The Avengers

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The Avengers

The Avengers (which appeared on ABC from 1961 to 1969) has the distinction of being the most popular British television series to run on an American commercial network, and was the first such series to do so in prime time. Sophisticated, tongue-in-cheek, but never camp or silly, The Avengers was also one of the first and best of the soon-to-be-popular television spy series, and varied in tone from crime melodrama to outright science fiction. Every episode starred John Steed (Patrick Macnee), an urbane British intelligence agent who heads a mysterious elite squad known as the Avengers, so named for their propensity to right wrongs.

The first four seasons of the show were not run in the United States, but were videotaped and aired only in Britain. The series began as a follow-up to Police Surgeon (1960), which starred Ian Hendry as a doctor who helped the police solve mysteries. Sydney Newman, the head of programming at ABC-TV in England, wanted to feature Hendry in a new series that would pair him as Dr. David Keel with a secret agent, John Steed, in a fight against crime.

Patrick Macnee had had a successful acting career in Canada and Hollywood, but when he returned to England, he was unable to find work as an actor. An old friend got him a position as an associate producer on The Valiant Years (1960-63) about Winston Churchill, and Macnee soon found himself producing the entire show. He planned on remaining a producer when he was asked to star in The Avengers (on which he initially received second billing) and asked for a ridiculously high salary, expecting the producers to reject it. When they didn't, Steed was born.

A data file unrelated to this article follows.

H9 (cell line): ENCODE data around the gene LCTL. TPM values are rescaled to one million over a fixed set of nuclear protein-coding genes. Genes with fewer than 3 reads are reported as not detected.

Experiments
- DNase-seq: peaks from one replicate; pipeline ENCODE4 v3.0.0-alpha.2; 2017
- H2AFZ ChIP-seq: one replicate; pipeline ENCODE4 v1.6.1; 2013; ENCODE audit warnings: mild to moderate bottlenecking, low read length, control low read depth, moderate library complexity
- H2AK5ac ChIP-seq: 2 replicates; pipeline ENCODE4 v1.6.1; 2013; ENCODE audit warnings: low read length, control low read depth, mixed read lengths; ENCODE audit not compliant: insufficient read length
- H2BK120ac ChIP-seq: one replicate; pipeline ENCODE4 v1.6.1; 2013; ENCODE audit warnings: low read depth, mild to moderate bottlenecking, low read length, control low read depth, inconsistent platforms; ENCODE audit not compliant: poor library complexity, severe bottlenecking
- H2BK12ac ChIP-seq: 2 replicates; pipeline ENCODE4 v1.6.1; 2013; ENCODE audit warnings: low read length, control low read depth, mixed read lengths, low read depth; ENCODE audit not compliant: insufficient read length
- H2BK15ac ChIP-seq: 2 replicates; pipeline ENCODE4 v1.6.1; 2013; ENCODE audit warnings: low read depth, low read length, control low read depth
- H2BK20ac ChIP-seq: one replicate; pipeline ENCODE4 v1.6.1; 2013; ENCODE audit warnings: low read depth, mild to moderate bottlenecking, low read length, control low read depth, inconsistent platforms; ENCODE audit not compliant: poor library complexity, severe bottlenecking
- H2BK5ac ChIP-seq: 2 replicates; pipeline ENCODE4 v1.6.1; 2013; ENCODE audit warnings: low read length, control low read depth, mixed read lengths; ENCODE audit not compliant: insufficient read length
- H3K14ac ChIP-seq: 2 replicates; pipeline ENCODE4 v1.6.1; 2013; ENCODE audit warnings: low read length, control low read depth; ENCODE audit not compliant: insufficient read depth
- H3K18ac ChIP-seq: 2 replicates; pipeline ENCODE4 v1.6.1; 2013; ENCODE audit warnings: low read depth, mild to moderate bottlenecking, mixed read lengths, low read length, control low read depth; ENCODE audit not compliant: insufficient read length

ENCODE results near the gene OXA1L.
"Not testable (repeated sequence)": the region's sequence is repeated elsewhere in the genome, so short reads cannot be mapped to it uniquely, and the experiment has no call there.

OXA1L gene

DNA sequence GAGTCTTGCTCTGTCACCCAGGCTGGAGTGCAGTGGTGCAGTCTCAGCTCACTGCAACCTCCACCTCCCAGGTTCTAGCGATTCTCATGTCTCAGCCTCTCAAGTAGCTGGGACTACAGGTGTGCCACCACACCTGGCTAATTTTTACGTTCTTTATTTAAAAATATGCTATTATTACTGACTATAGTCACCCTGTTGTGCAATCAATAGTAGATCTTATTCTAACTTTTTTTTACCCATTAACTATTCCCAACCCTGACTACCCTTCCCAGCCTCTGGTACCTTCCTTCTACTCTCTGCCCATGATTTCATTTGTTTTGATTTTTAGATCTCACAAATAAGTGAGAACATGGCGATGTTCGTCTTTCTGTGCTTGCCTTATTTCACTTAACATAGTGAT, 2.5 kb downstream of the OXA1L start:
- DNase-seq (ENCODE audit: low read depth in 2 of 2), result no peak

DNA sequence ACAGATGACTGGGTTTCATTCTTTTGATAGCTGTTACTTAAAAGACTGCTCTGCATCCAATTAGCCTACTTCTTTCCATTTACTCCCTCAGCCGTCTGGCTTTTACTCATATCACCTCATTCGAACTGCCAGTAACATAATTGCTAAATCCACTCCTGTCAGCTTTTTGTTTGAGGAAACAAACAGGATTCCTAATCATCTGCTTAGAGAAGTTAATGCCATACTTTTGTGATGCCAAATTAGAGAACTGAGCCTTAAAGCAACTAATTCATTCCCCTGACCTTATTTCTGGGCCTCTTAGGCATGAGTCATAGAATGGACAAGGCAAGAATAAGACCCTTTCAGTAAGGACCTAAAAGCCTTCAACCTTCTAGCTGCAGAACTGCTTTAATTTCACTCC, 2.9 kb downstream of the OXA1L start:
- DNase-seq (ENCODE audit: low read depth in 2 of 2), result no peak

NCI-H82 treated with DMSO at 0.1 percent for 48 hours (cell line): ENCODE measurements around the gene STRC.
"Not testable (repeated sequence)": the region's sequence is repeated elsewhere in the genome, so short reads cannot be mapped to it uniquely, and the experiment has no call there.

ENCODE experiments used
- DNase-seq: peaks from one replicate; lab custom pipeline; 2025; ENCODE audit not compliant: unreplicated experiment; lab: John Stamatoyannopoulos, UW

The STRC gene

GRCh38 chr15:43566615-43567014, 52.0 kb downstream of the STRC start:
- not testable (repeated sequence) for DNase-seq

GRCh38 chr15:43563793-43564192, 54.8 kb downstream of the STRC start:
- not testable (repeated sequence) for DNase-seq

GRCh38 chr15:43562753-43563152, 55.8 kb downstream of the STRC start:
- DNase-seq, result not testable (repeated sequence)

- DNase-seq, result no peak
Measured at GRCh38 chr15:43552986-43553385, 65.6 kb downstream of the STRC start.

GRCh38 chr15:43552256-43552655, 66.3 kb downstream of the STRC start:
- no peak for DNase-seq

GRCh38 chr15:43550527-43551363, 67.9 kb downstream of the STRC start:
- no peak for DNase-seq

Though he initially used a gun, Macnee quickly altered the character, which he saw as a combination of the Scarlet Pimpernel, his father, Ralph Richardson, and his C.O. in the Navy. As the series went on, Steed appeared more and more as a well-dressed, upper crust fop with more than a soupçon of charm, dash, and derring-do. Apart from his fighting skills, with the third season his chief weapon became his umbrella, which he used variously as a camera, a gas projector, a sword case, and a tape recorder.

After two seasons, Hendry bowed out and Honor Blackman was hired to be Steed's first female sidekick, anthropologist Cathy Gale, whom Blackman modeled after Life magazine photographer Margaret Bourke-White with a dash of Margaret Mead. Initially, Gale was given a pistol which could be hidden in her make-up kit or under her skirt, but it was eventually decided this was too unwieldy. Miniature swords and daggers were briefly tried when Leonard White urged that Blackman take up judo seriously and arranged for her to be trained by Douglas Robinson.

The action-oriented series required that Blackman have at least one fight scene in every episode, and Blackman soon became adept at judo. White wanted Cathy to be pure, a woman who fought bad guys because she cared so much about right and justice, as a contrast to Steed's wicked, devilish, and saucy nature. Blackman added to the character by dressing her in leather simply because she needed clothes that would not rip during the fight scenes (at the beginning of the series, she once ripped her trousers in close-up). Because the only thing that went with leather pants were leather boots, she was given calf-length black boots and inadvertently started a kinky fashion trend. (In fact, Macnee and Blackman released a single celebrating "Kinky Boots" on Decca in 1964).